One of two legal challenges to Ohio’s voting procedures could end up before the Supreme Court in the next few weeks, creating the possibility of an eleventh-hour decision affecting the nearly 8 million voters in the crucial swing state.
President Barack Obama’s re-election campaign has until Friday evening to respond to a request by Ohio Secretary of State Jon Husted (R) that the Supreme Court stay a lower court’s ruling blocking changes in the state’s early voting rules that would allow only military voters to cast ballots during the three days before Election Day.
The same federal appellate court that made that ruling is considering another case related to provisional ballots. The Service Employees International Union challenged the state’s refusal to count ballots cast in the wrong precinct as a result of poll worker error. The U.S. Court of Appeals for the Sixth Circuit is expected to weigh in on that case within the next week, and the decision could lead to another high court appeal.
There is a great deal at stake in Ohio for Obama and Republican presidential nominee Mitt Romney, both of whom are focusing on the perennial battleground state as the race narrows to just a handful of states still in play.
Romney made appearances in Ohio this week in Cuyahoga Falls, Mount Vernon, Delaware and Sidney, with more stops scheduled on Friday and Saturday. Obama was at Ohio State University on Tuesday, where he reminded students that it was the last day to register to vote and encouraged them to take advantage of early voting now under way.
Ohio’s importance is not lost on election law experts. University of California, Irvine, law professor Rick Hasen has predicted that if the Supreme Court takes up a voting case before the elections, it will be one of the two from the hotly contested Midwestern state.
In both lawsuits, liberal groups have based their challenges in part on the high court’s decision in Bush v. Gore that ended the Florida recount in the 2000 presidential election.
“I think the court would rather not have to decide anything related to the election if it can avoid it. But once these cases come, then the court has to deal with them. They raise some difficult legal questions as well as some sensitive political ones,” Hasen said. “The court may well get through another election without having to tell us what Bush v. Gore means, but it’s a very real possibility now, in a way that it wasn’t before these cases were on their way to the court.”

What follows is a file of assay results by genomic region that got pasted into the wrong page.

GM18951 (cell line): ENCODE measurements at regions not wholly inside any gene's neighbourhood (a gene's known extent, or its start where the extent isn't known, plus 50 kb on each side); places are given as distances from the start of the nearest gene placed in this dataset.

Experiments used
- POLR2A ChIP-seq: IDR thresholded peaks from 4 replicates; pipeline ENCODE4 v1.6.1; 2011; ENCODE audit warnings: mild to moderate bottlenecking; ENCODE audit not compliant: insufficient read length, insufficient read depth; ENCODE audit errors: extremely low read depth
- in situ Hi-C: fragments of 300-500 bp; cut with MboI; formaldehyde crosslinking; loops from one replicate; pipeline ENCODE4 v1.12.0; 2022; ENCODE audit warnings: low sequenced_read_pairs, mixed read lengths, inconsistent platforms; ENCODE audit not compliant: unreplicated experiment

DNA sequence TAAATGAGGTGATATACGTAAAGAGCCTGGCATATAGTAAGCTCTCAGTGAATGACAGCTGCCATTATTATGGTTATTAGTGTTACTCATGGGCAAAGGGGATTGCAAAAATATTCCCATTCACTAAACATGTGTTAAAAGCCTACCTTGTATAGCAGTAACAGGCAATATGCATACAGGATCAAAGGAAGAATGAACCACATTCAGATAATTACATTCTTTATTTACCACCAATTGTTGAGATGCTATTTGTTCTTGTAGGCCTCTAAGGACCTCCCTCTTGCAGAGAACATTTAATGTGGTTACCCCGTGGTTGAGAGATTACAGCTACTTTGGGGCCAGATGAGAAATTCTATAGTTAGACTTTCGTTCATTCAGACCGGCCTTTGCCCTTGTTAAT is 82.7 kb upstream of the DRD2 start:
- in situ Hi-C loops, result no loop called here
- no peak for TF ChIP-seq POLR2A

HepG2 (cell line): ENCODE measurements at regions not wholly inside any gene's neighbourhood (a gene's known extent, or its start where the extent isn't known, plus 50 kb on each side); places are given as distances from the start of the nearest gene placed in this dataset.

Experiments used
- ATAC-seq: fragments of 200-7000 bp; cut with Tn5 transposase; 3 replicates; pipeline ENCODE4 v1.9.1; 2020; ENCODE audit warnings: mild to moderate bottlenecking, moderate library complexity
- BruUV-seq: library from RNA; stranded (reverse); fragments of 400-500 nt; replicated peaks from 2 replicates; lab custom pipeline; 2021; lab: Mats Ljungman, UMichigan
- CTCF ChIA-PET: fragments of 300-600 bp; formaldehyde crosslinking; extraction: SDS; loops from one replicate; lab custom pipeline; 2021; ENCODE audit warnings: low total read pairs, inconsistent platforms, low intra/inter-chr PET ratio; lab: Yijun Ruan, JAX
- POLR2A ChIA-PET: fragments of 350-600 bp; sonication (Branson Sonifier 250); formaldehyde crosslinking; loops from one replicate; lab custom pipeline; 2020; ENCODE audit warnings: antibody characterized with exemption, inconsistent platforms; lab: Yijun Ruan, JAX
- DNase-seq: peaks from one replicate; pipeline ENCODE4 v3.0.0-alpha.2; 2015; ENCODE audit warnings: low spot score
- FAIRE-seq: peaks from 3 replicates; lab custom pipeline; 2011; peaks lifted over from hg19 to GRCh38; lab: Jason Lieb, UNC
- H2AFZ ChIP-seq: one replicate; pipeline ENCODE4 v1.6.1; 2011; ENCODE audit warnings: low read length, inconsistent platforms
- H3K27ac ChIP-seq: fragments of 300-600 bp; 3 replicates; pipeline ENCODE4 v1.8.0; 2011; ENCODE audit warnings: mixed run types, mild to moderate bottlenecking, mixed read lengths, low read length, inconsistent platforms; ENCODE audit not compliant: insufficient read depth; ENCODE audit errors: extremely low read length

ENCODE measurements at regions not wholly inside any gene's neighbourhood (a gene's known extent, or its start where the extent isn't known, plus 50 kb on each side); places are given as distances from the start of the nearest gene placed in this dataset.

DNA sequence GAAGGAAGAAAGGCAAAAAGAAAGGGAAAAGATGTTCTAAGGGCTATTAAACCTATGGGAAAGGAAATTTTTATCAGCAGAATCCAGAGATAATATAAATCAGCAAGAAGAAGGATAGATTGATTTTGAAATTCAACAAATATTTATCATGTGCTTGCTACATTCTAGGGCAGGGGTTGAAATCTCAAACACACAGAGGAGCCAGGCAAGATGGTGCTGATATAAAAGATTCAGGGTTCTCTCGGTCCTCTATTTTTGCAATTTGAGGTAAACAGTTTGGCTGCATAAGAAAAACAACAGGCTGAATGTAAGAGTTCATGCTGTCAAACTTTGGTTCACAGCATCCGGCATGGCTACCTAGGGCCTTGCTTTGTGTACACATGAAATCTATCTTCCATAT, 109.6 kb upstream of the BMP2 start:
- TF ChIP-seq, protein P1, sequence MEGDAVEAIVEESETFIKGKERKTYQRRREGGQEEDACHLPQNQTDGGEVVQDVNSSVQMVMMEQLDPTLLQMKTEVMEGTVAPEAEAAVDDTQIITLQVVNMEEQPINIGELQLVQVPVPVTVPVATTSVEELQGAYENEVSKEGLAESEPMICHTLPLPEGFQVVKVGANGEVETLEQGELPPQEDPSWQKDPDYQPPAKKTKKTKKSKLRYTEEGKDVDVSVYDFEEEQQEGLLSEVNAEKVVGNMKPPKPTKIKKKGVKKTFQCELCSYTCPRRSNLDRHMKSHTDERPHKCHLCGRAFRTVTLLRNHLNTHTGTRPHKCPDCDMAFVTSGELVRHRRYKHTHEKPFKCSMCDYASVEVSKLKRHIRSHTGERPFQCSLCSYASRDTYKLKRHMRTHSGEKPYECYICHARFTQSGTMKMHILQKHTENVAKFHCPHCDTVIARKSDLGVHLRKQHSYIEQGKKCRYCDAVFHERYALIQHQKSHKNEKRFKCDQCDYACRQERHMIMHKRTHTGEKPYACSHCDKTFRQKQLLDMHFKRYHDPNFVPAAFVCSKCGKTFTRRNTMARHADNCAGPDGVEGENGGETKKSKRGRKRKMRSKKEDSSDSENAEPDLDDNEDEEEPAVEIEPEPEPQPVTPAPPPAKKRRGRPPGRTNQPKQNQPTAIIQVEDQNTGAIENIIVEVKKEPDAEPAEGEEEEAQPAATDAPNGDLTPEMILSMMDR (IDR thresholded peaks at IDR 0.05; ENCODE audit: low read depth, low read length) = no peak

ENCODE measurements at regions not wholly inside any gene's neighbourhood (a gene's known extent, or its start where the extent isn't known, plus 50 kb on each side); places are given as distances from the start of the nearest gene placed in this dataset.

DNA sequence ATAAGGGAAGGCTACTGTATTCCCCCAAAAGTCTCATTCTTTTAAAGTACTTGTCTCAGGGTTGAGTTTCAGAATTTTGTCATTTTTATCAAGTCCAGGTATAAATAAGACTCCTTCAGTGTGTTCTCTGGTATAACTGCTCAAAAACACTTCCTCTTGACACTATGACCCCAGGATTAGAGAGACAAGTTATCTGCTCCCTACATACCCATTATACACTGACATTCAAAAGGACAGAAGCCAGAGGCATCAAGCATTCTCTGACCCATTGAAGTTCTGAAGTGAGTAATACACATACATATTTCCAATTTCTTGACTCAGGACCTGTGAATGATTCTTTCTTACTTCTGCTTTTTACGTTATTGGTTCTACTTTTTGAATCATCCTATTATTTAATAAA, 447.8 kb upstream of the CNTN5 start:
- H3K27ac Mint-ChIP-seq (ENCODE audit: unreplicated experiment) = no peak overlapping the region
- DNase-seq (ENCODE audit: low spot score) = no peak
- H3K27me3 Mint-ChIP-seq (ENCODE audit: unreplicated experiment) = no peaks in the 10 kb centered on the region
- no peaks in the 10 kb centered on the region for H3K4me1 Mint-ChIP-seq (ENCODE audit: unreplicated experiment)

The dispute over Ohio’s early voting rules began last summer when Gov. John Kasich (R) signed a measure passed by the Republican-controlled legislature that ended early voting on the Friday before Election Day. After legislative maneuvering and an attempt to repeal that law by referendum, the state was left with conflicting statutes. One ends the early voting period on Friday, while another allows members of the military to continue voting until Election Day.
Husted stepped in to mitigate the confusion. He issued a directive to the state’s 88 counties that interpreted state law as setting a deadline of 6 p.m. Friday for nonmilitary voters but allowing county election boards to decide whether to remain open over the weekend before Election Day to accept in-person ballots from military and overseas voters.
The Obama campaign sued the state, arguing that it is unconstitutional to treat military and nonmilitary voters differently. A federal trial court agreed and in August stopped the changes in Ohio’s early voting window from taking effect. The Sixth Circuit last week concurred, paving the way for Ohio’s appeal that the Supreme Court lift the prohibition on changing the rules until the state can present its case.
In the provisional ballot case, the SEIU complained that the Ohio Supreme Court “adopted the most strict possible interpretation” of a statute “requiring the rejection of all wrong-precinct provisional ballots without exception, even where the County Board of Election knows that poll worker error led to the voter being provided with the wrong ballot.”
Ohioans cast 200,000 provisional ballots in the 2008 elections, and 40,000 were tossed out, according to the union’s complaint. The state increasingly uses polling locations that serve voters from more than one precinct.
A federal trial court judge ordered Ohio officials to count ballots cast in the wrong precinct unless specific criteria are met. The state asked the Sixth Circuit to review that decision, and the appellate court heard oral arguments last week. A decision is expected shortly.
Hasen said that in the decade since Bush v. Gore “scholars have been puzzling” over a passage in the high court’s ruling that is relevant to both Ohio cases.
“Having once granted the right to vote on equal terms, the State may not, by later arbitrary and disparate treatment, value one person’s right to vote over that of another,” the court’s majority wrote in its rationale for ending the Florida recount.
“Both of these cases raise the question of when you can treat similarly situated voters differently. In the early-voting case, the question is the distinction between military and nonmilitary voters. In the provisional ballot case, it’s voters who did nothing wrong who happen to encounter an incompetent poll worker and voters who did not.”
Either case would provide an opportunity for the Supreme Court to further explain its thinking in Bush v. Gore, Hasen said.
Vice President Joe Biden waits to conduct a mock swearing-in ceremony with Sen. Brian Schatz, D-Hawaii, in the Capitol's Old Senate Chamber, December 2, 2014. Schatz was sworn in to serve the remainder of his term since he was appointed to the seat after Sen. Daniel Inouye, D-Hawaii, passed away.